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Closing Time: A step forward for Clay Buchholz in win vs. Indians

05.11.12 at 11:08 pm ET
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The Red Sox have been desperate for quality starts, and no one has inspired more desperation than Clay Buchholz.

The right-hander allowed five or more earned runs in each of his first six starts of the year, posting a major league-worst 9.09 ERA and 2.02 WHIP. He’d been a mess, seemingly reluctant to use a changeup that had long been his most dominant weapon and unable to locate his fastball consistently. In six starts, he was averaging about 5 1/3 innings, and most recently, he was shelled by the Orioles last Sunday for five runs on seven hits in just 3 2/3 innings.

And so, Friday’s outing represented something of a landmark in the team’s season. For the first time all year, Buchholz managed to control the damage done by an opposing lineup, allowing the Indians four runs (three earned) on eight hits in 6 1/3 innings. At the time he left the game (with the bases loaded and one out), the Sox were up, 7-1, in an eventual 7-5 victory.

Still, while he recorded his first quality start of the season, Buchholz was not dominant. Far from.

For just the second time in his career, he did not record a strikeout in a start. (The first came on Aug. 20, 2008, and immediately preceded a demotion to Double-A for Buchholz.) He allowed eight hits (six singles, two doubles), walked three, hit a man and was the beneficiary of multiple critical defensive plays by his outfielders that kept the game at bay.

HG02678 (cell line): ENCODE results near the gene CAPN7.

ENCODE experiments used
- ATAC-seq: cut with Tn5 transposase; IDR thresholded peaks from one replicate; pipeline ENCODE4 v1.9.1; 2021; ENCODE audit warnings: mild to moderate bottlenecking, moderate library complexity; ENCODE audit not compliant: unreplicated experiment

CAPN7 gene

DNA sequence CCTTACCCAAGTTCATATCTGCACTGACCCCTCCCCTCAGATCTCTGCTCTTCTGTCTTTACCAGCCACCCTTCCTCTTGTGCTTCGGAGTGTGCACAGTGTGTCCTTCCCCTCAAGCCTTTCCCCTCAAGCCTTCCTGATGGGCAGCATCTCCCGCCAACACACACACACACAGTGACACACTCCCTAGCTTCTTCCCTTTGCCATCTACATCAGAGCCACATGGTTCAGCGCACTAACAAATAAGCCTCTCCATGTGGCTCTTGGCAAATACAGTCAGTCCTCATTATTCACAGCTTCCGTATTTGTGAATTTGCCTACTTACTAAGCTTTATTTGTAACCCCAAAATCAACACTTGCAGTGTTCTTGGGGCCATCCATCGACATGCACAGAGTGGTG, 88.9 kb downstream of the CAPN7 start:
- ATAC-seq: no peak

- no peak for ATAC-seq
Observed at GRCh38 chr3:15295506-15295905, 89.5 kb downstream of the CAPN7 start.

Nonetheless, for Buchholz, the final line represented a potential life raft in a season where he has been adrift in unfamiliar waters. For the first time this year, he allowed fewer than five earned runs, thus snapping a string of six straight starts of such a yield (the longest by a Sox starter since Red Ruffing had eight straight starts in which he gave up at least five or more earned runs in 1925).

WHAT WENT RIGHT FOR THE RED SOX

Clay Buchholz gave the Red Sox their first quality start in seven games. It was just the 14th quality start of the year for the Red Sox, a total that is tied for 24th in the majors.

Daniel Nava offered the Red Sox a jolt in the second day of his callup. After going 1-for-2 with a double and a walk on Thursday, he went 1-for-3 with a double and two walks on Friday.

But his impact was more far-reaching than that. Nava delivered one of the more dynamic performances of his career, not only at the plate but also defensively in left field, where he made three critical plays. Nava threw out a runner at the plate to end the second, and then the next inning had run-saving efforts on back-to-back plays. He fielded a double off the Green Monster to keep a baserunner from scoring from first with two outs, and then on the next play, he ranged far to his right to track down a liner down the left field line to keep a couple runs off the board. Moreover, on the bases, he looked like a crash-test dummy while diving around the bases with multiple head-first slides.

Adrian Gonzalez continued to show signs of getting hot while riding his textbook swing to the opposite field. He went 2-for-2 with two doubles (flicking one down the left-field line, rifling another off the Wall in left-center), walking twice and getting hit by a pitch. His five times on base matched his most in a Red Sox uniform. In his last eight games, he’s hitting .405 (15-for-37) with a .463 OBP, .568 slugging mark and six doubles.